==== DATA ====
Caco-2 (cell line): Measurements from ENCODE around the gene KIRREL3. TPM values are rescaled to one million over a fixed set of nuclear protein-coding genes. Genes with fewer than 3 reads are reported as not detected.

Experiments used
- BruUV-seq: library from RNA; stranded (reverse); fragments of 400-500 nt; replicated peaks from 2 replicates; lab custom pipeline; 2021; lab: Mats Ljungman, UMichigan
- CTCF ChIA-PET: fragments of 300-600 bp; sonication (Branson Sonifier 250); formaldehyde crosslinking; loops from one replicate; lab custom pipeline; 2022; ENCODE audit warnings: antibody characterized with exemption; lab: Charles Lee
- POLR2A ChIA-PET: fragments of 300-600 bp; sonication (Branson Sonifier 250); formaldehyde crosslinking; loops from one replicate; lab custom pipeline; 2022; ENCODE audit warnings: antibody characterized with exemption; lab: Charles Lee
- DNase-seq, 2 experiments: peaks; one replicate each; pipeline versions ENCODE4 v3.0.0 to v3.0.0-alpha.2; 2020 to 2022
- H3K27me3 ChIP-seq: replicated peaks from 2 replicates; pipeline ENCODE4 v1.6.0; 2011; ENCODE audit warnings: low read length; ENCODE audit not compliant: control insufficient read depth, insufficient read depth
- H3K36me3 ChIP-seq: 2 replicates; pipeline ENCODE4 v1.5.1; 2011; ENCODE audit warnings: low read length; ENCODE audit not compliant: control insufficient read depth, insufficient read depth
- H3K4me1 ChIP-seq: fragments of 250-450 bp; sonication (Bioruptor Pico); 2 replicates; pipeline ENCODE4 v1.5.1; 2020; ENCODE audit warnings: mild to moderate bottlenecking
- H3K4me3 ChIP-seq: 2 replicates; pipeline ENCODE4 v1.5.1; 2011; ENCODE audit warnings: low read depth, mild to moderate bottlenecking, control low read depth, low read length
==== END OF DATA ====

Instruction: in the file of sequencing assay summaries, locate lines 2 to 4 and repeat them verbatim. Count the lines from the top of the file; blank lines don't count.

Experiments used
- BruUV-seq: library from RNA; stranded (reverse); fragments of 400-500 nt; replicated peaks from 2 replicates; lab custom pipeline; 2021; lab: Mats Ljungman, UMichigan
- CTCF ChIA-PET: fragments of 300-600 bp; sonication (Branson Sonifier 250); formaldehyde crosslinking; loops from one replicate; lab custom pipeline; 2022; ENCODE audit warnings: antibody characterized with exemption; lab: Charles Lee